• Poor oral hygiene
  • Dry mouth
  • Frequent snacking throughout the day
  • A lack of fluoride
  • Heartburn or gastroesophageal reflux disease (GERD)
  • Eating disorders

Cavities are also common in young children and teenagers because their teeth are still developing. Older adults are also at a higher risk, as normal wear and tear makes teeth more vulnerable to decay. 

So what actually causes cavities?

Bacteria Eats Away at Teeth and Causes Cavities

Plaque Forms

There are millions of bacteria in your mouth which thrive on sugary foods and drinks. When teeth are left unbrushed, bacteria can feed on leftover sugar, producing acid. The acid and bacteria then combine to form plaque.

Acid Erodes the Enamel

Plaque sticks to teeth and the acids within begin to wear away at the outer surface of teeth, called enamel. Over time, small openings begin to appear in the enamel, and these openings are the first stage of a cavity.

Decay Spreads

The longer plaque and bacteria are left on teeth, the larger the cavity can become. Decay can reach the deeper layers of the tooth, causing irritation, sensitivity, and pain. Extensive decay can eventually cause tooth loss.

"Even though they’re preventable, cavities are the most common chronic disease in children and adolescents. If you’re an adult, it doesn’t mean you’re out of the woods. 9 out of 10 adults over the age of 20 have had one or more cavities, according to the CDC." Mark Burhenne, DDS

Properly Caring for Your Teeth Can Prevent Cavities

Good Oral Hygiene

Brushing and flossing your teeth regularly is a great way to prevent cavities, especially if you use fluoride toothpaste. Routine visits to the dentist for cleanings and exams can also help prevent tooth decay.

Healthy Foods

Some foods and beverages are healthier for your teeth than others. Avoid sugary foods high in carbohydrates and focus on fresh, whole fruits and vegetables

Preventive Dental Treatments

Your dentist can provide fluoride treatments or dental sealants to protect your teeth against decay. Fluoride can help strengthen your enamel, while sealants cover chewing surfaces to reduce the risk of cavities.

Regular Dental Exams Can Reveal Even Small Cavities

Your dentist can usually detect areas of decay during a routine exam. They will examine your teeth and probe the surfaces with a dental instrument to look for soft spots. An x-ray can reveal cavities below the surface.

Attending regular, biannual dental exams can help your dentist identify signs of tooth decay early. Small cavities are easier to treat. When you leave a cavity untreated, it can continue to grow and cause more extensive damage to your smile.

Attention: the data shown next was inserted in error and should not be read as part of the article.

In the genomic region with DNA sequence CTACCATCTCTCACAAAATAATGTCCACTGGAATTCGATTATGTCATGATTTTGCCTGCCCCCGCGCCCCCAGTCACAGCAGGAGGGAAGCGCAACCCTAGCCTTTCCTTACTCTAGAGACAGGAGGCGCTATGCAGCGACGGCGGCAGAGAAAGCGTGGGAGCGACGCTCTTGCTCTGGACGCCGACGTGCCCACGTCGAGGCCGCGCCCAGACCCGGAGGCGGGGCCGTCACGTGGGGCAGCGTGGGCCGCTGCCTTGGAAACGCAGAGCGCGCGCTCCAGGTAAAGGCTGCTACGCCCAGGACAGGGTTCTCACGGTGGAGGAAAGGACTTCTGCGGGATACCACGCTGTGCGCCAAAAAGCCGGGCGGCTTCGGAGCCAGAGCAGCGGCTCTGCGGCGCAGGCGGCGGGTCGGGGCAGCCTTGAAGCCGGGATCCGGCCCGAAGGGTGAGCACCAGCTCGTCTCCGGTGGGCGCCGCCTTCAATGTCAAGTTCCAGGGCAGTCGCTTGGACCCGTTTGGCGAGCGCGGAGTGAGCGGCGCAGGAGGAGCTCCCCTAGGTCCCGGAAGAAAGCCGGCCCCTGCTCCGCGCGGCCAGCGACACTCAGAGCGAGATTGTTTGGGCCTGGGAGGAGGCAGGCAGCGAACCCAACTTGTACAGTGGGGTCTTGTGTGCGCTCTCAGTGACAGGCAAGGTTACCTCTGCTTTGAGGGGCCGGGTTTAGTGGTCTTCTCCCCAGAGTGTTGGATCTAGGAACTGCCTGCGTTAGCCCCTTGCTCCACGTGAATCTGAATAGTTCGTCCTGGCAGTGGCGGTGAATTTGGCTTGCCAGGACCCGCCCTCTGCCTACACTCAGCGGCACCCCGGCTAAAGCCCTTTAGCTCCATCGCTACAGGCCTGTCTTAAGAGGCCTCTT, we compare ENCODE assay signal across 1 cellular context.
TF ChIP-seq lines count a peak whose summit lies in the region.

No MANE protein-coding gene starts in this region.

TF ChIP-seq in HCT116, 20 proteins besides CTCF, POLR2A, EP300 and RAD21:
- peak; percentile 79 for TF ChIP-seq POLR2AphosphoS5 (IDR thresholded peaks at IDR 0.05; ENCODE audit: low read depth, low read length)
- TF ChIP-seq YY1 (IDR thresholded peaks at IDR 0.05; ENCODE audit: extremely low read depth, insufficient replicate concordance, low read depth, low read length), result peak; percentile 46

The Size of Your Cavity Will Determine Treatment

Fluoride Treatments

In the early stages of a cavity, your dentist may be able to repair damaged tooth enamel and reverse the effects of erosion. Professional-strength fluoride treatments contain higher concentrations of fluoride and can encourage your tooth to remineralize.

Dental Fillings

The most common treatment for a dental cavity is a filling. Your dentist will remove the damaged tissue and renew the strength of your tooth with a dental filling, made from composite resin, porcelain, or amalgam. 

Dental Crowns

In some cases, your dentist may need to place a dental crown to restore a tooth affected by a large cavity. During this treatment, they will remove decayed tissue and shape your tooth to accommodate the crown. 

Root Canal Therapy

If decay has spread to the internal layers of your tooth, your dentist may need to perform root canal therapy to remove infected tissue and protect your tooth from otherwise necessary extraction. 

Schedule an Appointment with Your Dentist

While brushing and flossing at home can reduce your risk for cavities, visiting the dentist regularly is the best way to protect your smile. Schedule an appointment with your dentist for an exam and professional cleaning to keep your smile healthy.

The Smile Center

The Smile Center

The Smile Center in Virginia Beach has been providing high-quality dental care since 1988. We are proud to be affiliated with:

  • American Academy of Facial Esthetics
  • The American Orthodontic Society
  • American Academy of Cosmetic Dentistry

For more information about our services, contact us online or call (757) 473-8482 today.

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Virginia Beach Office

200 Grayson Rd
Ste 100
Virginia Beach, VA 23462